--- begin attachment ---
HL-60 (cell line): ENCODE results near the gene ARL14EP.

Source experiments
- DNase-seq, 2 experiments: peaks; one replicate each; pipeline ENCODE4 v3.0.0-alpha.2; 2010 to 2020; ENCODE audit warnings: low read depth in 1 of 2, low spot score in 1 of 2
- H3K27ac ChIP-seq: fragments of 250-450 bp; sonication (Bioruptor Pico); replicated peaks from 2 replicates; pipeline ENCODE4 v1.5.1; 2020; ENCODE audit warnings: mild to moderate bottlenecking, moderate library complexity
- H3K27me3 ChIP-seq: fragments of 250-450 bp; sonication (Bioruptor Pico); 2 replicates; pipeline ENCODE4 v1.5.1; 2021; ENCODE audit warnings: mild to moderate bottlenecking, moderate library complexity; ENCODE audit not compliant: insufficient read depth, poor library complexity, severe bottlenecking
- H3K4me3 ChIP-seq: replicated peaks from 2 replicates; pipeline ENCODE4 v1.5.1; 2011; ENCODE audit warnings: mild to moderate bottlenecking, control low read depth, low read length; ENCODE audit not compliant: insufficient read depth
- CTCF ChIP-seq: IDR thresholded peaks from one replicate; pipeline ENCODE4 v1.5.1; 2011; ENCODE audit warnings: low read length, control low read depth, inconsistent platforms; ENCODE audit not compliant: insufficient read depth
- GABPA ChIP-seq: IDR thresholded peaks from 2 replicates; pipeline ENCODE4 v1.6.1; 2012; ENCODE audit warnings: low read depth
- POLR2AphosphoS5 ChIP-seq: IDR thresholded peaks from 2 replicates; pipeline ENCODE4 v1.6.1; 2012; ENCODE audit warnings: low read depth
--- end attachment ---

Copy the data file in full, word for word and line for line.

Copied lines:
HL-60 (cell line): ENCODE results near the gene ARL14EP.

Source experiments
- DNase-seq, 2 experiments: peaks; one replicate each; pipeline ENCODE4 v3.0.0-alpha.2; 2010 to 2020; ENCODE audit warnings: low read depth in 1 of 2, low spot score in 1 of 2
- H3K27ac ChIP-seq: fragments of 250-450 bp; sonication (Bioruptor Pico); replicated peaks from 2 replicates; pipeline ENCODE4 v1.5.1; 2020; ENCODE audit warnings: mild to moderate bottlenecking, moderate library complexity
- H3K27me3 ChIP-seq: fragments of 250-450 bp; sonication (Bioruptor Pico); 2 replicates; pipeline ENCODE4 v1.5.1; 2021; ENCODE audit warnings: mild to moderate bottlenecking, moderate library complexity; ENCODE audit not compliant: insufficient read depth, poor library complexity, severe bottlenecking
- H3K4me3 ChIP-seq: replicated peaks from 2 replicates; pipeline ENCODE4 v1.5.1; 2011; ENCODE audit warnings: mild to moderate bottlenecking, control low read depth, low read length; ENCODE audit not compliant: insufficient read depth
- CTCF ChIP-seq: IDR thresholded peaks from one replicate; pipeline ENCODE4 v1.5.1; 2011; ENCODE audit warnings: low read length, control low read depth, inconsistent platforms; ENCODE audit not compliant: insufficient read depth
- GABPA ChIP-seq: IDR thresholded peaks from 2 replicates; pipeline ENCODE4 v1.6.1; 2012; ENCODE audit warnings: low read depth
- POLR2AphosphoS5 ChIP-seq: IDR thresholded peaks from 2 replicates; pipeline ENCODE4 v1.6.1; 2012; ENCODE audit warnings: low read depth